Before booking a cruise, check your rewards card
Rewards expert who writes the "Cashing In" reader Q&A column for CreditCards.com
The content on this page is accurate as of the posting date. Some of the offers mentioned below may no longer be available. Please review our list of best credit cards to find our current offers, or use our CardMatch tool to find cards matched to your needs.
When it comes to using reward credit cards for travel, the first thing that probably pops into mind is flights. And there are many different travel cards that can stockpile rewards to be used on airlines around the world.
But what might be less apparent is that many of those same travel reward cards can be used for another popular type of vacation: cruises.
If you’re contemplating taking a cruise vacation and have a reward card, consider the following ways to use credit cards for cruises.
Ways to use rewards for cruises
1. Credit card travel
Citi, Chase and American Express all allow you to redeem reward points for cruises, usually at the same redemption rate as for airline travel. You can also choose to pay cash. While you can usually view cruises in the online portals, you typically have to call to book the vacation. But the prices listed on the portals tend to be the same as on the cruise lines’ web pages. For instance, a seven-night trip to the Bahamas from New York on Norwegian Cruise Lines in late April 2018 was listed as starting at $599 per person on Norwegian’s site – the same price as on American Express and Chase sites. Chase also threw in a $100 onboard credit per room.
Video: Cruising on points
2. Co-branded credit
They don’t generally provide outstanding deals, but the major cruise lines partner with banks to offer cruise credit cards. The banks offering the most co-branded cruise cards are Bank of America, which has cards affiliated with Norwegian Cruise Line, Royal Caribbean and Celebrity; and Barclaycard, which offers cards in conjunction with Carnival, Holland America and Princess. Cruise cards typically have no annual fee and come with a modest sign-up bonus, and you redeem points for credits with the cruise line.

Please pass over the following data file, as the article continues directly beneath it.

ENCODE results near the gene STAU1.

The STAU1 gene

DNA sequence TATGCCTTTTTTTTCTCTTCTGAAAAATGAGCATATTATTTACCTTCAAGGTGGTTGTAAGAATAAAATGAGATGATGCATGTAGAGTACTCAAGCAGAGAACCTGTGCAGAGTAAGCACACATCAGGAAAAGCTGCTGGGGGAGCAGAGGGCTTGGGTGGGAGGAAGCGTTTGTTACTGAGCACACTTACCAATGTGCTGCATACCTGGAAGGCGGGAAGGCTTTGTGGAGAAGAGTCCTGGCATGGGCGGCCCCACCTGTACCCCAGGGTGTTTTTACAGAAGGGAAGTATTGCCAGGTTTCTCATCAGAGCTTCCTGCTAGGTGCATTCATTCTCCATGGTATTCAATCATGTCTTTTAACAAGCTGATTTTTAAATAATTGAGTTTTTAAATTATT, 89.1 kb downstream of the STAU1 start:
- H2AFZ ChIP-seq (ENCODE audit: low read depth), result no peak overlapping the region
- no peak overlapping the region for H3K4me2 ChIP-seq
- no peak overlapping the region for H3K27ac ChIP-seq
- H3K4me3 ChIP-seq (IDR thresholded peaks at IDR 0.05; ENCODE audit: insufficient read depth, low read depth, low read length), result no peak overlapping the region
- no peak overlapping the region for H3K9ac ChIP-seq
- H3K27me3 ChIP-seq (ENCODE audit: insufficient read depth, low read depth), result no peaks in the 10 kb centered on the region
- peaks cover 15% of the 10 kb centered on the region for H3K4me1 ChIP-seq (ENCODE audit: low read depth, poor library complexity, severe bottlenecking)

Depending on the type of travel card you have, you can redeem points for cruises or use a travel credit toward cruises. For instance, the Barclaycard Arrival card and the Capital One Venture Rewards Credit Card allow you to redeem points on just about any travel purchase, including cruises. And the Chase Sapphire Reserve has a $300 annual travel credit that can go toward any travel expense, including cruises.
4. Special offers.
If you’re thinking of booking a cruise, keep an eye out for special offers from your credit card issuers and loyalty programs. For instance, in March 2018, American Airlines ran a special awarding up to seven frequent flyer miles per $1 spent on cruises that were booked on various cruise lines through American. If you’re thinking about booking a cruise anyway, jumping on a deal like that can make some sense.
5. Ask your travel agent.
While a lot of people book cruises online through cruise line websites, many also book cruises through travel agents. It never hurts to ask if there are any specials connected to credit cards. Travel agents might have heard of those arrangements. For instance, if you are booking a Disney cruise, using the Chase Disney Premier Visa can snag you a discount on a snorkeling package at Disney’s private Caribbean island, Castaway Cay. If you have a World Elite MasterCard, you can receive a $150 per person credit on Oceania Cruises and a $75 per person credit on Costa Cruise Lines.
6. Use airline or
Cruises can be expensive – usually upwards of $600 per person for a week, depending on cruise line and destination. But unless you live in Florida or near another major port, you still have to get to the boat and back. That’s where airline and hotel points come in. If you can’t use cards to save money on the cruise using the examples above, you might at least be able to use airline miles to fly to the port, and to stay the night before in a hotel.
Cruises aren’t for everybody. But if you’re thinking about one, your reward credit cards might give you more options than you realize.
- Sign-up bonuses: How to score big rewards – Card issuers have clamped down on card churning, but you can still secure big sign-up bonuses. Your strategy: Compare card offers and know issuer restrictions ...
- Small businesses get creative with card rewards – Some small-business owners are getting creative with their credit card rewards, redeeming cash back to pay for employee parties or to pay for gear for workers. Rewarding employees is a way businesses can keep workers in a tight labor market ...
- ‘Cash and points’ can cut the cost of hotel rooms – When you don't have enough points to get a free room, 'cash and points’ lets you shave some of the costs of your room ...